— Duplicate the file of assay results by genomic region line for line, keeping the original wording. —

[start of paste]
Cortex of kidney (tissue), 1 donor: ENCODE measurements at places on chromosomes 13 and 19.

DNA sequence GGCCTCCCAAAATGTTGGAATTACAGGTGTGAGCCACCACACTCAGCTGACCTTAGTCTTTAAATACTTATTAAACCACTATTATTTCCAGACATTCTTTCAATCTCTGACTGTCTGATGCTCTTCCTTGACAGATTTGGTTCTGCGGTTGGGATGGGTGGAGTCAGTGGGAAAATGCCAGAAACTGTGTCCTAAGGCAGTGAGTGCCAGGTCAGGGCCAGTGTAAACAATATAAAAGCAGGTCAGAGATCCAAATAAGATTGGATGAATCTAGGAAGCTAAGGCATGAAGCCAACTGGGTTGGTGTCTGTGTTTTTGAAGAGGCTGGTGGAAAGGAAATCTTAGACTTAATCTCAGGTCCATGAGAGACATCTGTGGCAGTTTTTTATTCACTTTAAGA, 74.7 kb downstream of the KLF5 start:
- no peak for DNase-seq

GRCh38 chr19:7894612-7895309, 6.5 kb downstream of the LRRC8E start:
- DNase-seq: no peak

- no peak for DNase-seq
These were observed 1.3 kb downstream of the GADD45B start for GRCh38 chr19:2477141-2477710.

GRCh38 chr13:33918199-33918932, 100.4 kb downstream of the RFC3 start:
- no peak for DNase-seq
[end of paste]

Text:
Cortex of kidney (tissue), 1 donor: ENCODE measurements at places on chromosomes 13 and 19.

DNA sequence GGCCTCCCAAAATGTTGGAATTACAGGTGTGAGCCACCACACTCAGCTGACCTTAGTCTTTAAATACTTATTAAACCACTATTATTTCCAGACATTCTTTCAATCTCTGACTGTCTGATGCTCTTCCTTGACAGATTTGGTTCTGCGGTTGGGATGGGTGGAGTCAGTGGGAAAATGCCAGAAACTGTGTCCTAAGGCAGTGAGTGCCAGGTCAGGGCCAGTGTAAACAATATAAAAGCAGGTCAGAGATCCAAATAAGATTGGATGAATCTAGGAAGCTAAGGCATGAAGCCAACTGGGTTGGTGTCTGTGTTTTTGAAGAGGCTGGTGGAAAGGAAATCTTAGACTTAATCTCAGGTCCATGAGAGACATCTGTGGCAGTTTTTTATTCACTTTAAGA, 74.7 kb downstream of the KLF5 start:
- no peak for DNase-seq

GRCh38 chr19:7894612-7895309, 6.5 kb downstream of the LRRC8E start:
- DNase-seq: no peak

- no peak for DNase-seq
These were observed 1.3 kb downstream of the GADD45B start for GRCh38 chr19:2477141-2477710.

GRCh38 chr13:33918199-33918932, 100.4 kb downstream of the RFC3 start:
- no peak for DNase-seq